St. Leo the Great Church was established in Lincroft, New Jersey over sixty years ago during the area’s suburban boom of the late 1950s. Its sanctuary seats approximately 800 people but provides tough acoustics for intelligibility, a problem that had previously been dealt unsatisfactorily with several lines of delay loudspeakers.
Recently, local AV integration firm Concept Professional Systems designed and installed a simple new sound reinforcement system at St. Leo the Great Church. Ditching the delays and relying on Danley Sound Labs’ pattern control and phase-coherent, long distance throw, the church now enjoys intelligible speech and lively music reinforcement from the front pew to the back pew.
“We originally got involved at St. Leo the Great when they called us to service their old system,” explains Don Gspann, owner of Concept Professional Systems. “After several years, the old system fell into disrepair to the point that everyone agreed that it was time to start fresh. The space itself is quite reverberant. The walls are all block, the floor is linoleum, and the ceiling is wooden and shallow. That’s a tough situation. We had had great success with Danley SBH10 column-form loudspeakers at St. Paul’s Ocean Grove Church, another Catholic Church in the area. In fact, that system sounded so fantastic that we kept inviting industry friends just to come check it out. It was easy to imagine that the Danley SBH10s would work a similar miracle at St. Leo the Great.”
For proof of concept, Gspann arranged to bring in a pair of Danley’s SBH10’s and the smaller SBH20 column-form loudspeakers for a demo. Like the SBH10 and all of Danley’s Synergy Horn loudspeakers, the SBH20 is a true phase-coherent, point-source design. “Everyone was thrilled with the clarity from the front to the back,” Gspann said. “The demo is really what sold the job.”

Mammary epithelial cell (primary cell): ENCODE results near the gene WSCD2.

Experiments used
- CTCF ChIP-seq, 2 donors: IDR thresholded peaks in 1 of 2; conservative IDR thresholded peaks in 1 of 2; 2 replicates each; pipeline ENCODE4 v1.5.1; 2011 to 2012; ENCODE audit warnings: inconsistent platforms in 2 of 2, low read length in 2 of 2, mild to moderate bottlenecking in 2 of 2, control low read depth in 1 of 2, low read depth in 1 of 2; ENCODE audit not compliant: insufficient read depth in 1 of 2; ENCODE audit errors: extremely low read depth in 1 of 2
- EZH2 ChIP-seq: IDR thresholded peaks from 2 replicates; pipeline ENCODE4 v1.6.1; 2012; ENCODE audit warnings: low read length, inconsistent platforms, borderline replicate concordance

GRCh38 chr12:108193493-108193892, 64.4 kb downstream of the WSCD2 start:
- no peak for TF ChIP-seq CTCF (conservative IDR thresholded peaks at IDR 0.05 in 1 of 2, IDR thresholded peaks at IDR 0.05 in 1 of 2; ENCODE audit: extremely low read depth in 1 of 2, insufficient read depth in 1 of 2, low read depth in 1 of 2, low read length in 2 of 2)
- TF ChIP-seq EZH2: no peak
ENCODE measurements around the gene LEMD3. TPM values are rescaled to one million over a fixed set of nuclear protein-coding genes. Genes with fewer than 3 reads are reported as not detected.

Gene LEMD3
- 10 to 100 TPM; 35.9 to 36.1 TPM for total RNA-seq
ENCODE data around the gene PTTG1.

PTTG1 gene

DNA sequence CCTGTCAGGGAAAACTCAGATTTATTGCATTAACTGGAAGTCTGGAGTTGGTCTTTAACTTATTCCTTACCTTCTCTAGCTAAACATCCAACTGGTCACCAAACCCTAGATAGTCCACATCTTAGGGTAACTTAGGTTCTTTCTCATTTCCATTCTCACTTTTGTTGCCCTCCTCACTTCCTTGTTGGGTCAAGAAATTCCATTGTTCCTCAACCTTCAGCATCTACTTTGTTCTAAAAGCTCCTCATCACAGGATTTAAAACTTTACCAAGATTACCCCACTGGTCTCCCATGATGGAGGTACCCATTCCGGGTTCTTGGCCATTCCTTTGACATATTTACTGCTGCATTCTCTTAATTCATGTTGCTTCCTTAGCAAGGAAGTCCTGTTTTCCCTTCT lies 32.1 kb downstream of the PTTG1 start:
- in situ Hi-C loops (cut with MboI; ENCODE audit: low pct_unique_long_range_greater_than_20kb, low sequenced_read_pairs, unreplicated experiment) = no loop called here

“We were a little concerned about where the speakers would be located permanently, in relation to the pulpit and lectern mics, as well as all of the musical elements – piano, choir & orchestra – which are located on the floor in front of the chancel and thus in front of the Danley SBH10s. The musical elements were eventually going to be reinforced during phase two of the project, with other Danley loudspeakers. Fortunately, or unfortunately, the same Danley phase coherence that led to better-than-expected gain-before-feedback in the demo also helps out with the odd arrangement in the permanent installation.”
“They’re still able to reinforce those instruments without trouble,” Gspann says.
The Danley SBH10’s coverage pattern is 140 degrees horizontal but only 10 degrees vertical, perfect for hitting ear drums but avoiding ceilings and walls. In addition, a pair of SBH10s could cover the entire sanctuary, making the installation to either side of the chancel relatively easy. A BSS Blu-100 DSP system also serves as a behind-the-scenes mixer, and Crown XTi amplifiers power the system.
We went to the first service, dialed things in, and switched out the Father’s lectern mic to something that better matched his assertive mic technique notes Gspann. “Everyone is thrilled with the sound, especially the clarity of the all the spoken word. It doesn’t matter where you sit in the sanctuary; it’s all clear and intelligible.”
Concludes Joe Manzi, director of finance, operations and development, “The system was a godsend. We had many years of poor communication during our worship services. People were constantly complaining of hearing no sound or the sound was too noisy. This new system allows for uniform distribution of sound throughout the church and in the entranceway. Lectors do not have to scream into the microphones and can deliver God’s word in a calm manner. We have received many compliments about the system and people comment that it is a joy to worship at Saint Leo’s.”